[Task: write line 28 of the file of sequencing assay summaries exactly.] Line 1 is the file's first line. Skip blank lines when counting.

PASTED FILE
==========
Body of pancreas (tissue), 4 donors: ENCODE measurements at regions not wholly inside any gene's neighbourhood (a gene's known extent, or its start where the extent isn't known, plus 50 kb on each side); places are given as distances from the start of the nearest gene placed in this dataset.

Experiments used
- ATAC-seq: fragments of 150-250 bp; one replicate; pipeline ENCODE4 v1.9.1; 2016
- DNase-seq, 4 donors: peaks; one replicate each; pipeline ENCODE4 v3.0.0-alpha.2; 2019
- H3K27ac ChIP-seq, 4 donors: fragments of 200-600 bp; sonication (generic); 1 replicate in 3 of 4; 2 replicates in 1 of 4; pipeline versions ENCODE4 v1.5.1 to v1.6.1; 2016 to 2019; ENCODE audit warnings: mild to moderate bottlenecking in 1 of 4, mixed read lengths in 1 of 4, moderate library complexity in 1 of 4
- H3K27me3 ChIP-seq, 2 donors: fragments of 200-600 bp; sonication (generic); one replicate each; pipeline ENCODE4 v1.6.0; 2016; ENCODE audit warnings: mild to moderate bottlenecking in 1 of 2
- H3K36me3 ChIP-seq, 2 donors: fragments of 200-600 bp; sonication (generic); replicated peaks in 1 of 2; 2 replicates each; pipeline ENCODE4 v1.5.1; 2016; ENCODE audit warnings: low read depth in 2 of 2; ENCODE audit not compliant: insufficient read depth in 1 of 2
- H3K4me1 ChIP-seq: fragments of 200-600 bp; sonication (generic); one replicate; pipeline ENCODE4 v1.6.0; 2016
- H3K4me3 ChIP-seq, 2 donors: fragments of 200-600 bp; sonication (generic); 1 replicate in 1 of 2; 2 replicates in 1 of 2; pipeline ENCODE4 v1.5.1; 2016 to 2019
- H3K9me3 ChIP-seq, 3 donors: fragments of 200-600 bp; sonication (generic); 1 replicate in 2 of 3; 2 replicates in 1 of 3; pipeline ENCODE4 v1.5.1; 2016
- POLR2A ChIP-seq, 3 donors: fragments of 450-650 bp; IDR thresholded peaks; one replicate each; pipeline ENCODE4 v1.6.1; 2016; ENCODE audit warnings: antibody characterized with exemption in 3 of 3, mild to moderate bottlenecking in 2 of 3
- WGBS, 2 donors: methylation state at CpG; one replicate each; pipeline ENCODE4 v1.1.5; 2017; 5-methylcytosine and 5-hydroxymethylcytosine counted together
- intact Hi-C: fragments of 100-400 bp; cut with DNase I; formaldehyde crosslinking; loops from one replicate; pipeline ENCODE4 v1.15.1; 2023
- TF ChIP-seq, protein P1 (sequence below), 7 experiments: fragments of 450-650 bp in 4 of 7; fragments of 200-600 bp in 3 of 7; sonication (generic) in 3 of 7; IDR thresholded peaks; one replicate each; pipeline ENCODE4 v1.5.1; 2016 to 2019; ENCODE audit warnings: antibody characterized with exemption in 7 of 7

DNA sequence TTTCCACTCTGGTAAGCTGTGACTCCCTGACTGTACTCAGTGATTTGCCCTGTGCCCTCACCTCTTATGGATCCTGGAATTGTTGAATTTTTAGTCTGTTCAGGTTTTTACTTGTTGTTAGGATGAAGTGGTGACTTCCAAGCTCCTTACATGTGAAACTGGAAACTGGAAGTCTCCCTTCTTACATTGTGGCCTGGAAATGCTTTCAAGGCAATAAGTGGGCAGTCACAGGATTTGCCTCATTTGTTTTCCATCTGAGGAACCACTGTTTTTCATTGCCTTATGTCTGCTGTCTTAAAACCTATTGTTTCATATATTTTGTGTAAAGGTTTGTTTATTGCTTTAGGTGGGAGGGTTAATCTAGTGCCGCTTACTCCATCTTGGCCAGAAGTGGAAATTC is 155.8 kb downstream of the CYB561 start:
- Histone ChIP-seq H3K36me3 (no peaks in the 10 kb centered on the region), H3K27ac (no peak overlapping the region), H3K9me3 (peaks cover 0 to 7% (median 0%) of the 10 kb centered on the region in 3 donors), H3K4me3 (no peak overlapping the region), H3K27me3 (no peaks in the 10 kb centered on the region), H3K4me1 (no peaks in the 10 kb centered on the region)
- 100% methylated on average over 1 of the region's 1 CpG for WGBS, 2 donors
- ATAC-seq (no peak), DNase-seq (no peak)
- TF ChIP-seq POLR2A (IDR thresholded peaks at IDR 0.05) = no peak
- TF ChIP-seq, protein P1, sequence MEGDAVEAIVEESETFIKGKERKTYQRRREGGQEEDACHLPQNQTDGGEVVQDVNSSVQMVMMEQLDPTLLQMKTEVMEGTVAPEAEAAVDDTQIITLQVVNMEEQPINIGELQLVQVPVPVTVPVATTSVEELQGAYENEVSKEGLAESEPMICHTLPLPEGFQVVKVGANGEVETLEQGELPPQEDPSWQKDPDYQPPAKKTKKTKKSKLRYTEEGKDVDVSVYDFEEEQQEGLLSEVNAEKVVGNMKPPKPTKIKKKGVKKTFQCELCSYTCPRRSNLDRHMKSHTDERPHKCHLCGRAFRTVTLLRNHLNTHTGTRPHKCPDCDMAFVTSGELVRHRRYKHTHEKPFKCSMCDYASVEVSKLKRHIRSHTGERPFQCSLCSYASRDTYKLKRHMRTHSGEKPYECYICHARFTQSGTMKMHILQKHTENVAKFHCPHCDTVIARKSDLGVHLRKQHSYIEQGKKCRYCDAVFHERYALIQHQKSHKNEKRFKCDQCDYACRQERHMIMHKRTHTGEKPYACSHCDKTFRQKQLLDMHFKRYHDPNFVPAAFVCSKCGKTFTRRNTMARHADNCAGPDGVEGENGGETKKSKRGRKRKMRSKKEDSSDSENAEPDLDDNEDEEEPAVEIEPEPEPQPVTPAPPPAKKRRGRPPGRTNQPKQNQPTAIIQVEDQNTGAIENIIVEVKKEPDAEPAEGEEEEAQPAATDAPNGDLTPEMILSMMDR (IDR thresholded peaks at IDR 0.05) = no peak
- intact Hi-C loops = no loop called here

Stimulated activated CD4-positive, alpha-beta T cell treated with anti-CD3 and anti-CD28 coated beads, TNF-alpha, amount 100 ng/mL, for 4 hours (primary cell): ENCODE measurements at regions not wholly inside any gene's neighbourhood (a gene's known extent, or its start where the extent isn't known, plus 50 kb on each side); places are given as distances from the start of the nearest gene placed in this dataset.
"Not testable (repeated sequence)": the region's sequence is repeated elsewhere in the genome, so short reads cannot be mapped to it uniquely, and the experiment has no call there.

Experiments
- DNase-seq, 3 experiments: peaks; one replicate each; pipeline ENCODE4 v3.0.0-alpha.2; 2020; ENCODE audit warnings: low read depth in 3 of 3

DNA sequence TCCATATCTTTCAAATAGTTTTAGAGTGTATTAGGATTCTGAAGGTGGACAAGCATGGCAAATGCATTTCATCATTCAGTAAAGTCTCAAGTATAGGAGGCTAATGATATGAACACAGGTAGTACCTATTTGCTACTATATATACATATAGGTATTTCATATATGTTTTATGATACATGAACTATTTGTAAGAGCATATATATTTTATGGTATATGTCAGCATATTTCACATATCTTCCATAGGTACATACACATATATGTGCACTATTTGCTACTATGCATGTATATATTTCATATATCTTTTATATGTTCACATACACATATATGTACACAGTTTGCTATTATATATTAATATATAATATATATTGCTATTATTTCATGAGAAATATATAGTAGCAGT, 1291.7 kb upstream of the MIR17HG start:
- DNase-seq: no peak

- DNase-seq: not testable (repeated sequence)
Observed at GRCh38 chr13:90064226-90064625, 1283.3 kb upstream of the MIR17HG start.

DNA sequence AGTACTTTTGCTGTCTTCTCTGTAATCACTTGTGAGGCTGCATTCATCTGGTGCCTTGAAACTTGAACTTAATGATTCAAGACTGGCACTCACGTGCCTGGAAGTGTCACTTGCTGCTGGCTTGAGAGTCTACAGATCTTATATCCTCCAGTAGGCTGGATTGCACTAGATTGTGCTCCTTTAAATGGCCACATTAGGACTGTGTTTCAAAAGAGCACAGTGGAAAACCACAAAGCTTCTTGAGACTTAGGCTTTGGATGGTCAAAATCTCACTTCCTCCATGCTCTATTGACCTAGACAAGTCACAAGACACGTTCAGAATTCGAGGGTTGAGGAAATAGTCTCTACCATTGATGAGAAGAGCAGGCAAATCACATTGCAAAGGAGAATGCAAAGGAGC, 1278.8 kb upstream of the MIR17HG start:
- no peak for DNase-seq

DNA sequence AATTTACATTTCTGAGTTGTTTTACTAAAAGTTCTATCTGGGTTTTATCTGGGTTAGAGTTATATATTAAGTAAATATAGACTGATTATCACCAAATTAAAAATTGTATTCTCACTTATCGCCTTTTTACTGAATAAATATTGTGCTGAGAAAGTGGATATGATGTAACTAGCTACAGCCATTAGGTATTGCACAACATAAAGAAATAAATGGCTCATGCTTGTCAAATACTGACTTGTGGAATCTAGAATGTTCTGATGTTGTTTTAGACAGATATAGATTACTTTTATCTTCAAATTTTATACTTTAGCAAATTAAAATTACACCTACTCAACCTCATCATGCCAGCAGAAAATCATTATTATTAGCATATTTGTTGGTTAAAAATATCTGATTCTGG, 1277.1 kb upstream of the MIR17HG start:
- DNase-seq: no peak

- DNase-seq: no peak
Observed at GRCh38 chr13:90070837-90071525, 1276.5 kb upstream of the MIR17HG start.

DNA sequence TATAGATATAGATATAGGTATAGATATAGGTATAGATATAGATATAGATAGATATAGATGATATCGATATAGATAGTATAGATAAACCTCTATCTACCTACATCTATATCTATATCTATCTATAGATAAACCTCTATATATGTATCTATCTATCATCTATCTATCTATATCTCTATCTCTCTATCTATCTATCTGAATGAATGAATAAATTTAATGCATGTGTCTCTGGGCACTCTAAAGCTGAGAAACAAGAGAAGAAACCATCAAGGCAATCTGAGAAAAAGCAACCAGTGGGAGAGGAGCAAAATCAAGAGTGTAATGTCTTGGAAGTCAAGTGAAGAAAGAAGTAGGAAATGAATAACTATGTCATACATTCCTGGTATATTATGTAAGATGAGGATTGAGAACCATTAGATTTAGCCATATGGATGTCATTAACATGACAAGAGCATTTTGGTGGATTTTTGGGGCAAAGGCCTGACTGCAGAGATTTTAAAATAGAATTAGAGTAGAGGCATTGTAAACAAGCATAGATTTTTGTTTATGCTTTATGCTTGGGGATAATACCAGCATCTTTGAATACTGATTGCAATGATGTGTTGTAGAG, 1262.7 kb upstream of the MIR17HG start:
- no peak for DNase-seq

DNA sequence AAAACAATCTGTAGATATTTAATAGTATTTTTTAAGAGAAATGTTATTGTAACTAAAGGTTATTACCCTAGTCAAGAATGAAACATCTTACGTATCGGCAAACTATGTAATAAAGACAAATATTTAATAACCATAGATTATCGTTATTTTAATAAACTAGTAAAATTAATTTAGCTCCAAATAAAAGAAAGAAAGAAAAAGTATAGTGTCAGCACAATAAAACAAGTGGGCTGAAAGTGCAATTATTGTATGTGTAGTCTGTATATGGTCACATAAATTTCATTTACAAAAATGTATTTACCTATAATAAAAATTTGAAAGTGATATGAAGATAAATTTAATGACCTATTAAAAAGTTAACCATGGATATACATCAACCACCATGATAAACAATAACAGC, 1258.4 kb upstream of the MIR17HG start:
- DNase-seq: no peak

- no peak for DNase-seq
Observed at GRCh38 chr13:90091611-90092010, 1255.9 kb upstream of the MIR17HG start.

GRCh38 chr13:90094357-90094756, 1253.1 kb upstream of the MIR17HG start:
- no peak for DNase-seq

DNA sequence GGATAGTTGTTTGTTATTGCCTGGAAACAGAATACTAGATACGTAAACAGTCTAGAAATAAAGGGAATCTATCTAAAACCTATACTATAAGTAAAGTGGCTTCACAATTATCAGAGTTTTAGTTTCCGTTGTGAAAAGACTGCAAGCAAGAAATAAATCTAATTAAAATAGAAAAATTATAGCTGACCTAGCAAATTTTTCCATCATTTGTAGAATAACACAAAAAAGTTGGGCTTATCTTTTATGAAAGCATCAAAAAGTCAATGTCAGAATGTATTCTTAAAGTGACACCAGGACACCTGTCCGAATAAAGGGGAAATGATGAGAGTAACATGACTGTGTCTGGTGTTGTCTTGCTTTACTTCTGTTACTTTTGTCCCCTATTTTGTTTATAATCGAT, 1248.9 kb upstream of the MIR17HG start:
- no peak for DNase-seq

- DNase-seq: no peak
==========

- DNase-seq: not testable (repeated sequence)